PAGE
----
It’s no secret advertisements have a special place in Amazon’s ecosystem. They can be found at every major touchpoint of the marketplace, and continue to proliferate as more sellers realize advertising is a necessary part of their marketplace strategy that builds on a strong Amazon listing.
Amazon itself sits on a trove of consumer data, making it the third-largest ad publisher in the U.S., behind Google and Facebook. So, how should you leverage Amazon ads? What do you need to know to use ads responsibly? Keep reading to learn the answers to these questions.
Various circumstances warrant the help of Amazon ads, among them:
Amazon’s pay-per-click (PPC) ads are available to both vendors and marketplace sellers who are enrolled in Amazon’s Brand Registry. They’re currently offered in three formats:
This is the most popular ad type. It lets you promote individual ASINs throughout Amazon category pages and product detail pages. Sponsored Product Ads increase weekly views by 54% and weekly sales by 40% on average, according to Amazon.
This type of ad appears at the top of search result pages, as well as to the left and bottom of search results. They feature your logo and multiple products from your catalog, appealing to customers who may not know exactly what they want to buy, but are open to exploring brands like yours.
This is the newest ad type (launched in 2019), and it works very differently from the other two. First, display ads can be found both on and off Amazon. Their primary purpose is to drive shoppers back to the products (or similar products) they were previously considering. The second difference: Sponsored Display Ads can’t be targeted via keywords like the other two — they’re targeted by products or audiences.
As mentioned above, Amazon offers various targeting methods depending on the ad type. These methods include keywords, categories, individual ASINs, and others that can be managed manually or automatically.
The cost-per-click (CPC) of all ads is determined in a second-price auction, where you submit a bid and only pay $0.01 above the second-highest bidder.
Poorly organized campaigns are among the most costly and inefficient ones. To save yourself the trouble, think of a logical system for structuring your campaigns. As an example, you can create campaigns based on brand or product line.
The goal is to group similar products together and to make sure keywords (or other targeting methods) closely align with your product. For example, “memory foam pillow” and the names of popular brands might go in the same campaign.
This ultimately prevents you from overspending or wasting your ad budget. With well-organized campaigns, you can create clear keyword groups, like ones segmented by competitive terms versus branded terms versus generic terms.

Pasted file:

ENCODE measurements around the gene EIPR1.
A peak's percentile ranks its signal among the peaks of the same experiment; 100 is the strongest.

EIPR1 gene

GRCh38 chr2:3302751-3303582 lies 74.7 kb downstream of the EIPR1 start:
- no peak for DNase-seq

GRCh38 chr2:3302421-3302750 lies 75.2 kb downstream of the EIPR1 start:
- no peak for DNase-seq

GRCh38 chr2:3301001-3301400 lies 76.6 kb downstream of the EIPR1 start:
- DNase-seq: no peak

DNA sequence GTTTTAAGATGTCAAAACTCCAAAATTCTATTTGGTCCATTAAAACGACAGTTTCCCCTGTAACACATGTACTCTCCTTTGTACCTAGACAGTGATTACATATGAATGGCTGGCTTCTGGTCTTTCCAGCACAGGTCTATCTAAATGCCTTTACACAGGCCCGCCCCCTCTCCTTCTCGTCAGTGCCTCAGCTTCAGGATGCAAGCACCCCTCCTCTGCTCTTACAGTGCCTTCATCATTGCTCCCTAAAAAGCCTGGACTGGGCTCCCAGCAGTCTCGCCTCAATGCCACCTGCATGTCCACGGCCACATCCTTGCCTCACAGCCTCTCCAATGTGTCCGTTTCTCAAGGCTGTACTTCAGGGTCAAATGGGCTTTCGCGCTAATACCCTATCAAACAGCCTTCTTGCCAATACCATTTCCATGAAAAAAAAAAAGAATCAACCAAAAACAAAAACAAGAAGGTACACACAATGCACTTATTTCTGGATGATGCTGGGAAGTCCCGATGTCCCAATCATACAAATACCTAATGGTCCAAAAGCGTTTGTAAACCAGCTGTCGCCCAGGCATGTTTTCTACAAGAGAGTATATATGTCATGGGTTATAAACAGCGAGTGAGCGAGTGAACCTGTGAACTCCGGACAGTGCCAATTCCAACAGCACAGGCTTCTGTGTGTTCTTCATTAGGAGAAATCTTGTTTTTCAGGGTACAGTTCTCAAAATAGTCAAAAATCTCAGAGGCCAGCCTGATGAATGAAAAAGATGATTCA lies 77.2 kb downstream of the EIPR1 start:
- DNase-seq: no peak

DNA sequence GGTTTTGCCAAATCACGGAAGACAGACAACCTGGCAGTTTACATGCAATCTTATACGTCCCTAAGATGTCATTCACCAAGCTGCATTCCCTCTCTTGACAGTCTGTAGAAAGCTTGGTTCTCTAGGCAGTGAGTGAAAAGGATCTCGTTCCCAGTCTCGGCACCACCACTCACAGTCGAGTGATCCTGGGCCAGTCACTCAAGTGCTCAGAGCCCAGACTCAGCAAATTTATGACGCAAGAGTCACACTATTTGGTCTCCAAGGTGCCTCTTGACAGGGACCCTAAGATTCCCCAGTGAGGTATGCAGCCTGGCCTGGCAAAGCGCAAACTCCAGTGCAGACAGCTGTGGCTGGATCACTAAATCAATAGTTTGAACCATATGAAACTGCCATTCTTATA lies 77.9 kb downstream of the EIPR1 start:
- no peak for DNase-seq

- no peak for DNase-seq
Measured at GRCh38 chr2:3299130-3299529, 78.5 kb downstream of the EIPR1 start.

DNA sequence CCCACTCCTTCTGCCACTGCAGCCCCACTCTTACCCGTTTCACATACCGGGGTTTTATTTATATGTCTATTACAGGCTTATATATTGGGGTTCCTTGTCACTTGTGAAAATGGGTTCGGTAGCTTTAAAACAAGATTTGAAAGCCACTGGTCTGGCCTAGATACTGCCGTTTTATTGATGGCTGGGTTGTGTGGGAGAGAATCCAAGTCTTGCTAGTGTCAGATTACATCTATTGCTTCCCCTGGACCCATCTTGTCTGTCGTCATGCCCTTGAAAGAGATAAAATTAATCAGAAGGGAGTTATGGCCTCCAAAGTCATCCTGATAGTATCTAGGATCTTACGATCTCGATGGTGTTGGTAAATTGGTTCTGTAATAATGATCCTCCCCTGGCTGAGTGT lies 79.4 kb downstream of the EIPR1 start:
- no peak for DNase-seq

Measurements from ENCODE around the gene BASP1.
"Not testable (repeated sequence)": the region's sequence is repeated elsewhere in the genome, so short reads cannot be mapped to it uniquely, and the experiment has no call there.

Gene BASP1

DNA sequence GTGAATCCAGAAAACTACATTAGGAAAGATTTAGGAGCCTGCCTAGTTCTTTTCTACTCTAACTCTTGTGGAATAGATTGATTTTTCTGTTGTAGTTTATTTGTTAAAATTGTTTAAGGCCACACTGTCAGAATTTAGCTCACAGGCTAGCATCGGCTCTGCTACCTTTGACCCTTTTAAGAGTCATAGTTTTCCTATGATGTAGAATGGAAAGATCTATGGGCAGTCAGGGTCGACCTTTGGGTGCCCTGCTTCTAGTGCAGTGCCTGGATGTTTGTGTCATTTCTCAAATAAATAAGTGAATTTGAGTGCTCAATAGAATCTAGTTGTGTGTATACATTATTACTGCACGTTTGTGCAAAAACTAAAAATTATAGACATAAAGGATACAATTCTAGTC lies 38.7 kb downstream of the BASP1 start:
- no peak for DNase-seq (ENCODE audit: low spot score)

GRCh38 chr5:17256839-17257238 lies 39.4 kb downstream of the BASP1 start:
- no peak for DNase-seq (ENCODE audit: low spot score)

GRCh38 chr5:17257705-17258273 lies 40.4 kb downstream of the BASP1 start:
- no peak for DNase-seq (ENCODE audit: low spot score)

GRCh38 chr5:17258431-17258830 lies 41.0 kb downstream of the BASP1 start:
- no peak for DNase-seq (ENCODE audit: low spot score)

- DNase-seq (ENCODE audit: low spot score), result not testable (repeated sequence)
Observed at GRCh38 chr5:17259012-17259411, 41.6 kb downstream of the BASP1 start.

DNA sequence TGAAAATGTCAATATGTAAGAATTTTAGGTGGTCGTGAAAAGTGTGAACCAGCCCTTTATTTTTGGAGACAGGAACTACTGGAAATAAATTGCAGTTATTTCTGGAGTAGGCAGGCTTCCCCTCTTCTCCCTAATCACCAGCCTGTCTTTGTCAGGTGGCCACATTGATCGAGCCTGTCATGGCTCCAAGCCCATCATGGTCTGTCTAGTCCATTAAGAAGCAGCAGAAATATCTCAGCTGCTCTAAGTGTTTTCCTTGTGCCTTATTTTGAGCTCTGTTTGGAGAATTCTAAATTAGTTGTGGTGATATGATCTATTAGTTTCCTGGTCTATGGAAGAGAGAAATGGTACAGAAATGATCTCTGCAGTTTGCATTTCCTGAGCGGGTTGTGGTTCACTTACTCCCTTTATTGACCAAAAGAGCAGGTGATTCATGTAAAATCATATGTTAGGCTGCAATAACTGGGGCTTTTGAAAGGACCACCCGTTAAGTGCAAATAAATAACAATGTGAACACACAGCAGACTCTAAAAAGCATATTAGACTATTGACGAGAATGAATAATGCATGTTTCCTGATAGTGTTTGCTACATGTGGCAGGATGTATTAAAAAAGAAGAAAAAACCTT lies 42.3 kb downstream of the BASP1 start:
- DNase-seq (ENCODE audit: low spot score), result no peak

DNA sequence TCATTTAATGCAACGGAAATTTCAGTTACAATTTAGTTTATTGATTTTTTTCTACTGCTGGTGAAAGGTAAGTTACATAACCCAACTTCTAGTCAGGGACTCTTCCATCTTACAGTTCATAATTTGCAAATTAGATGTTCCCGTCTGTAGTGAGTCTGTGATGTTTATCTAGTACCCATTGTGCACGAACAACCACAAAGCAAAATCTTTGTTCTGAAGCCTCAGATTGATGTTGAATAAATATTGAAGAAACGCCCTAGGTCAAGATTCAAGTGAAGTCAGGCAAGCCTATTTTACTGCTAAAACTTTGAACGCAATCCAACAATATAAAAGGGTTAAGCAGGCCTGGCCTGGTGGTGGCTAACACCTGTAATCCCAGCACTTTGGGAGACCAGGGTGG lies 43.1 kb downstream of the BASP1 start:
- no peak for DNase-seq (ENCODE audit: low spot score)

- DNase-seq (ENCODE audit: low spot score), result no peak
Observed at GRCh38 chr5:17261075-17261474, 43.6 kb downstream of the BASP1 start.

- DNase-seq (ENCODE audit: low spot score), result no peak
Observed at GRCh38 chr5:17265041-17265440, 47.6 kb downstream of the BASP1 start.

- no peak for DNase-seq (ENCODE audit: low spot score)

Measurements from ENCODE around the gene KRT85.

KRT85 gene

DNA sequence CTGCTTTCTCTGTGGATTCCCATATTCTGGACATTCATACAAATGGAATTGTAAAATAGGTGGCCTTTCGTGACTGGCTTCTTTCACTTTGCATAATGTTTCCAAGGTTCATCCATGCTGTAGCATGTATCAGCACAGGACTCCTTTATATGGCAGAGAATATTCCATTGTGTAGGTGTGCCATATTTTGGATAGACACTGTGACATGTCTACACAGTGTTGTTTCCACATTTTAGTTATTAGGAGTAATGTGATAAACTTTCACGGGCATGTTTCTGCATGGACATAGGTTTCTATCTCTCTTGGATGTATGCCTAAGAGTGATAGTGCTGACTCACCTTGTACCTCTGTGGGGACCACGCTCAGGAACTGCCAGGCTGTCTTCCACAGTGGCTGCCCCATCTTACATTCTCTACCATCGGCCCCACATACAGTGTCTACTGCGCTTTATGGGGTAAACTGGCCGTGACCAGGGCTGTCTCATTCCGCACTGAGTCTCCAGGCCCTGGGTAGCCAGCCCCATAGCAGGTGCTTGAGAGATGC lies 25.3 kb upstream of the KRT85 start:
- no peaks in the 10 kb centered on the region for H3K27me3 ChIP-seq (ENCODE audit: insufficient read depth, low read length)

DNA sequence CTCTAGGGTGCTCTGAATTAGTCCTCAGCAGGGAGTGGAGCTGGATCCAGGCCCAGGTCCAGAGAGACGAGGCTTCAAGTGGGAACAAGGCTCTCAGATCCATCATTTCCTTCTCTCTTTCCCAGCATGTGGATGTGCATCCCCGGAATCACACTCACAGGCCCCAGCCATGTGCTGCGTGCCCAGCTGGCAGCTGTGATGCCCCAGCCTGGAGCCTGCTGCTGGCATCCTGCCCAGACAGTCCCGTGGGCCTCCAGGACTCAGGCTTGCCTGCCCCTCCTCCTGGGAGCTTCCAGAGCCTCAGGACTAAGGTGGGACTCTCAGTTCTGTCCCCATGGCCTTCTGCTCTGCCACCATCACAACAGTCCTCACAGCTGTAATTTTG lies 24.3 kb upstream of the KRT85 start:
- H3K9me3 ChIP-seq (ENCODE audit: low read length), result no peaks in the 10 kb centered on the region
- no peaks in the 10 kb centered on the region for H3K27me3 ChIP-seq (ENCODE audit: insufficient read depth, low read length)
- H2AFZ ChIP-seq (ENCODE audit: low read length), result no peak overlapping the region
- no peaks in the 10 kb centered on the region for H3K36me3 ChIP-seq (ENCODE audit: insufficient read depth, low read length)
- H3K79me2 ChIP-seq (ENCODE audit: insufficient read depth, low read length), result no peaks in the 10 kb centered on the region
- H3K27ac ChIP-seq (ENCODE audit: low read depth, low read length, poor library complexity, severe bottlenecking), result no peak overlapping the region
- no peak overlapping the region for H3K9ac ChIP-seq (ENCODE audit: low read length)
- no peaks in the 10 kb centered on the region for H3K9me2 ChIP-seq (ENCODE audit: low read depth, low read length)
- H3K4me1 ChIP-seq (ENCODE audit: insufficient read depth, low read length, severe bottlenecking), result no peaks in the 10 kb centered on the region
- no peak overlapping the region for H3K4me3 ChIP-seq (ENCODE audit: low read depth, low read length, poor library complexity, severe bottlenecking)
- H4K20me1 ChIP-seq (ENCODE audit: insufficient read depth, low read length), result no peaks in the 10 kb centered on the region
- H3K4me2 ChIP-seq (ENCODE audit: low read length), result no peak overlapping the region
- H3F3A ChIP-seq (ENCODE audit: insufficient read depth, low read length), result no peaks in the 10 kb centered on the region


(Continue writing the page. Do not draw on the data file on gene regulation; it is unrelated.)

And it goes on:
Just like Google ads, it’s possible to inadvertently target keywords that are too broad or competitive for you to generate meaningful traffic. However, unlike Google ads, you have the advantage of knowing that anyone who clicks on your Amazon ad already has the intent to buy.
Your main job is to check that your keywords are accurate and descriptive enough to attract the right shoppers. You can leverage various keyword match types (broad, phrase, and exact), as well as negative targeting to block low-converting traffic. Additionally, you can use tools like Semrush or Jungle Scout to discover the competitiveness, popularity, and relevance of different search terms and phrases.
Your ads are only as good as your product listings. In other words, just because your products garner more visibility via ads doesn’t mean they’ll start selling themselves; buyers still need a reason to trust and feel confident in your product.
Prior to investing in ads, check that your listings have several high-quality images. Make sure your title includes the right keyword(s), and your bullet points and description are rich with detail so there’s no confusion by the time shoppers reach the end. Use A+ content to spruce up your page and keep buyers engaged — just don’t forget to keep enough inventory in stock to support ad-driven orders.
Different schools of thought tout solutions for how to manage your campaigns. In general though, manual campaigns offer the most control over your keyword targeting and ad spend.
That said, Teikametrics’ mirrored approach to campaign structure helps you get the best of both worlds. Using this approach, you would run one manual and one automatic campaign simultaneously for one category, objective, or parent ASIN you’re advertising. Everything within those campaigns would look the same, except for the way they’re managed.
For example, you could have an automatic and manual campaign both targeting “memory foam pillow,” linked to your ad group for memory foam pillows.
Your automatic campaign will cast a wide net and help you discover new keywords to add to your manual campaign. Meanwhile, you can use your manual campaign to test more granular control over the bidding to get the most out of that keyword.
Amazon ads let you cover more ground on the vast marketplace. Like any form of advertising though, you need a clear strategy to reap the benefits. Heed the above tips to use ads to your advantage without sending your ad spend off the rails.